On the agenda for next week’s Duluth City Council meeting is a resolution requesting the state legislature “amend state gambling laws to provide for the operation of a for-profit casino at the Duluth Entertainment Convention Center or other location within Duluth.” (Update: Councilor Howie Hanson has told the Duluth News Tribune his proposal will likely be tabled and later taken up at a committee-of-the-whole meeting.)
Here’s the document text:
Purchasing and Licensing Committee
Resolution requesting the state legislature amend state gambling laws to provide for the operation of a for-profit casino at the Duluth Entertainment Convention Center.
By Councilor Hanson:
Whereas, the city and the Fond du Lac Band of Lake Superior Chippewa (“Band”) have been in a protracted dispute regarding previously agreed upon revenues from the Fond du Luth Casino; and
Whereas, neither the Band or federal officials have been willing to renegotiate the existing agreement or replace the agreement; and
Whereas, every resident and business is now paying a fee to address the loss of casino revenue, essentially a “casino revenue replacement fee”; and
Whereas, the Band is not currently paying for city services including, but not limited to, infrastructure, police protection, fire protection, and tourism promotion; and
Whereas, the city council foremost desires a resolution to the dispute with the Band, but additionally acknowledges that other revenue earning opportunities need to be explored; and
Whereas, the city council recognizes that Minnesota’s state tribal gaming compacts currently provide for no revenue sharing for the state or local communities, which is in contrast to other states with gaming and the revenue sharing is authorized by the Indian Gaming Regulatory Act.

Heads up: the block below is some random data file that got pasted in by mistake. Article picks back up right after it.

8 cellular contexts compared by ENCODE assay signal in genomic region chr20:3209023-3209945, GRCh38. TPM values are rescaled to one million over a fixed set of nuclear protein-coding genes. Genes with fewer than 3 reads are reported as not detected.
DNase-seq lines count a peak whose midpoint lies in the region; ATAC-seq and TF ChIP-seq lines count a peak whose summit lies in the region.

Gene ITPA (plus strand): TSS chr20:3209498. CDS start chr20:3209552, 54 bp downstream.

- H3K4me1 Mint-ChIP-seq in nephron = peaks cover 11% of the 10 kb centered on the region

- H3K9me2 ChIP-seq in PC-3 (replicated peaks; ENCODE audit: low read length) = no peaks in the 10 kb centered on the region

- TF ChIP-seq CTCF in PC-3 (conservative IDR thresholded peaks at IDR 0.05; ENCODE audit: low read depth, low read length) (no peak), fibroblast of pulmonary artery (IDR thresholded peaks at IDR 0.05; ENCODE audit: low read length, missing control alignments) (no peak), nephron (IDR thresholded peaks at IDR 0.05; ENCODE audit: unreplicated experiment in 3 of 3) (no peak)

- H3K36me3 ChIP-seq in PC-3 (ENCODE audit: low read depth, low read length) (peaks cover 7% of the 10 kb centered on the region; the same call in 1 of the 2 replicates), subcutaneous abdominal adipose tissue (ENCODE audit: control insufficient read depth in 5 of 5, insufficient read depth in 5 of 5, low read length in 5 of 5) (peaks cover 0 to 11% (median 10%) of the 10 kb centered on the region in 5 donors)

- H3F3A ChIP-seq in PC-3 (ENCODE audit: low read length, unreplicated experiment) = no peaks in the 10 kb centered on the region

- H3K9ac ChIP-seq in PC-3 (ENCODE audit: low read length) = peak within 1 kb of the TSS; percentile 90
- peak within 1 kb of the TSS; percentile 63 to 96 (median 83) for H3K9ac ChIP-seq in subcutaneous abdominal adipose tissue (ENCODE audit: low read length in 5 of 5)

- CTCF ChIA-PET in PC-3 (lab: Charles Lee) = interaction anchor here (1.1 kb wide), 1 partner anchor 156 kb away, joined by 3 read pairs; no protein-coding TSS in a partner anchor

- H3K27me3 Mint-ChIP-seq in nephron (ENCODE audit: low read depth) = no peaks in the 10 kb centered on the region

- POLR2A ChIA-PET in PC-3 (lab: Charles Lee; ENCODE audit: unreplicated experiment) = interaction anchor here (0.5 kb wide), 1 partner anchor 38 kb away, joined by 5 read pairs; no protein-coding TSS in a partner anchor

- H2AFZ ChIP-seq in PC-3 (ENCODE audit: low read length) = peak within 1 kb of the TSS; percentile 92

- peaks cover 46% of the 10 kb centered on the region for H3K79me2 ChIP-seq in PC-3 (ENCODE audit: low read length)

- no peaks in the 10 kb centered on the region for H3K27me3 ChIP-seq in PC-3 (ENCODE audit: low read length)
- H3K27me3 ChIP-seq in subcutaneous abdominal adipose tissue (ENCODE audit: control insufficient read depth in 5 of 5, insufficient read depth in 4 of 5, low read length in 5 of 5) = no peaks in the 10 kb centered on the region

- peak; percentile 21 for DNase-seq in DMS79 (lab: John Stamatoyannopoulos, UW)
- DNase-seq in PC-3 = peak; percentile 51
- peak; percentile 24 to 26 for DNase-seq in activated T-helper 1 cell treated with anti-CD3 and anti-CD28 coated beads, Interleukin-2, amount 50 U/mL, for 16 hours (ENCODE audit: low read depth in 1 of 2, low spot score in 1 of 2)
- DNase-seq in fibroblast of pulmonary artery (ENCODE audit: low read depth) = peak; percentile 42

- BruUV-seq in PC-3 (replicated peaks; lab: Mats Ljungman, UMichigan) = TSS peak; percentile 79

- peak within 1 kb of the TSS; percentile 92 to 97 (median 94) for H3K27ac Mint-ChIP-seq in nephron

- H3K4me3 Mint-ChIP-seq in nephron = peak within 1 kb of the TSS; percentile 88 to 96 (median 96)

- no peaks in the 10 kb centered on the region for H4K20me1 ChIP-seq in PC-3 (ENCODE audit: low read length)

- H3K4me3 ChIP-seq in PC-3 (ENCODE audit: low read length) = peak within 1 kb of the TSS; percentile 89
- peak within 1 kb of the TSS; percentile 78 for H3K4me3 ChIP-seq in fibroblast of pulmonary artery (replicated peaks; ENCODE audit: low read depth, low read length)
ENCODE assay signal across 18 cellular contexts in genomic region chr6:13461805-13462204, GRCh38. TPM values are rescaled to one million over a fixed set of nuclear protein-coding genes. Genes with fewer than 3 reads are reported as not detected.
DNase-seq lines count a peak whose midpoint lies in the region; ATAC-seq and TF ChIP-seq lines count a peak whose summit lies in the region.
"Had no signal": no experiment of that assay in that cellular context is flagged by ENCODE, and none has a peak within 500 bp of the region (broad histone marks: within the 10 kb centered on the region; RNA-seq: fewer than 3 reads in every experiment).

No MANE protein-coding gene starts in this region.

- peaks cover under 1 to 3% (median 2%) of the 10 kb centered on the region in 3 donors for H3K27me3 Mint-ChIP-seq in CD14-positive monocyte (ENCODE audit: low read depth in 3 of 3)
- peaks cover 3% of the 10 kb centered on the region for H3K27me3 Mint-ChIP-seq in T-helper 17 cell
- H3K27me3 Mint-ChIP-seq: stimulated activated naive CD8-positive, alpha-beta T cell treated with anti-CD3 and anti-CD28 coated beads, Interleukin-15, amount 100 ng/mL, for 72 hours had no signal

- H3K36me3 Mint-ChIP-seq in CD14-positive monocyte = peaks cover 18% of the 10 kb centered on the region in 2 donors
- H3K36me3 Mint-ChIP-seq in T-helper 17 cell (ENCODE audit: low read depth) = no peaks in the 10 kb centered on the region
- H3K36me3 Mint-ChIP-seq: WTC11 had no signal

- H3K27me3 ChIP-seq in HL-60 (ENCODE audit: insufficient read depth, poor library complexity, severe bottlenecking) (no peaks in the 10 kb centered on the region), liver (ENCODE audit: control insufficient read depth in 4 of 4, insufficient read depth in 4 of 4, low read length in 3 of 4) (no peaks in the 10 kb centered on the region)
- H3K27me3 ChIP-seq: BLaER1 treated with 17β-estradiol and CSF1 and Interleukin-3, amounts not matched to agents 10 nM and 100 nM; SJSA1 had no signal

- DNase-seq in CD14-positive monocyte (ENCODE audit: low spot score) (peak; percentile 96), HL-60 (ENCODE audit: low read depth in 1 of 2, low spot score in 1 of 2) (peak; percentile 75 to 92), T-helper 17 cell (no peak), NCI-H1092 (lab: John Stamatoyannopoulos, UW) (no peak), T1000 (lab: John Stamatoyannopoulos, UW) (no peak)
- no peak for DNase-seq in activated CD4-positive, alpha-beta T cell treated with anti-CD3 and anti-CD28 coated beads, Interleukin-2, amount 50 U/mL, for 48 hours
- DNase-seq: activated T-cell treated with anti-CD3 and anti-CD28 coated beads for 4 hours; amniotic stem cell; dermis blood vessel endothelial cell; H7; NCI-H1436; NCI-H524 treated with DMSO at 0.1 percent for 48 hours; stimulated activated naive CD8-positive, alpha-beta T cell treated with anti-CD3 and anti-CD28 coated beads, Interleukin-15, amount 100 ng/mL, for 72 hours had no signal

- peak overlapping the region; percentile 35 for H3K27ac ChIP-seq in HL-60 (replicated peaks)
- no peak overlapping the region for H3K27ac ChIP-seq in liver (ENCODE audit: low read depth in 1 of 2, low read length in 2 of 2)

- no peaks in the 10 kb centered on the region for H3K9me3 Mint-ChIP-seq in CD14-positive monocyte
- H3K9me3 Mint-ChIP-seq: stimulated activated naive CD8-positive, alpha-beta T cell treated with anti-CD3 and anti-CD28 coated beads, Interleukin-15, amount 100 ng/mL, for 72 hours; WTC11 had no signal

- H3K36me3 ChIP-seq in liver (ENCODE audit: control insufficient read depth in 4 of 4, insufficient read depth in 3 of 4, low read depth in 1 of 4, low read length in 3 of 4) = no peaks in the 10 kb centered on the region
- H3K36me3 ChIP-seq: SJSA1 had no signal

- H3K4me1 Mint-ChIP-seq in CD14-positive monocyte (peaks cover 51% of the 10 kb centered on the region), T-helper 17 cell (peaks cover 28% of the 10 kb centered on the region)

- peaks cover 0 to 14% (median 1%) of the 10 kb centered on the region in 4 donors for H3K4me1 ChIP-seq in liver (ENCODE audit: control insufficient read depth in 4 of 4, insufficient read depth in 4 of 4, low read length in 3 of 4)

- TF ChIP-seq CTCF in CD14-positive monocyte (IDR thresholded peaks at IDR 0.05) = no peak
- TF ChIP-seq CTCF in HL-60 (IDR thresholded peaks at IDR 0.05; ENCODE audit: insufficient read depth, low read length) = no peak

Therefore, be it resolved, the Duluth City Council hereby requests city administration continue to work to reinstate or replace the revenue sharing agreement with the Fond du Lac Band of Lake Superior Chippewa.
Further resolved, that should no agreement with the Band be reached by the end of 2014, the city council requests that the state legislature amend state gaming laws to provide for the operation of a casino at the Duluth Entertainment Convention Center or other location within Duluth, by the city in partnership with a nonprofit, business, or another tribe.
Further resolved, the city council requests the state legislature reopen the state’s tribal gaming compacts, which are below market nationally, and redirect negotiate revenue sharing monies toward infrastructure improvements for local communities.
Of course, this is not the first time the notion of a DECC-operated casino has been trotted out as an option. Dan Russell, the DECC’s executive director, told the Duluth News Tribune in January 2012 that he had discussed the notion with city administration.
Russell laid out several possible options on how a casino could be worked into the mix of attractions at the DECC. He looked at converting the upper bowl of the old DECC arena into a second level that could accommodate a casino. He also considered the possibility of gaming above Pioneer Hall and building a skywalk to Canal Park. He also explored the idea of converting the William A. Irvin into a floating casino.
But the most attractive option in Russell’s eyes would involve expanding the DECC’s footprint by buying property on the opposite side of Minnesota Slip.
This property had been considered for the possible construction of a ramp to reduce parking headaches in Canal Park, as well as to provide overflow parking for the DECC. Conceptual plans called for the street level of the structure to be occupied by an anchor tenant, with four levels of parking built atop. Such a ramp, with a skywalk across Minnesota Slip connecting it to the DECC, could provide 537 parking spaces and 73,000 square feet for an anchor business.
“It would be the perfect size for a very upscale casino. It could be the most ideal location for a casino in northern Minnesota if not in all of Minnesota,” Russell said, pointing not only to the site’s proximity to the DECC but to the number of hotels in Canal Park. A casino at that location also would make the up-front expense of a parking ramp easier to justify.
“There probably couldn’t be a better anchor tenant,” Russell said.
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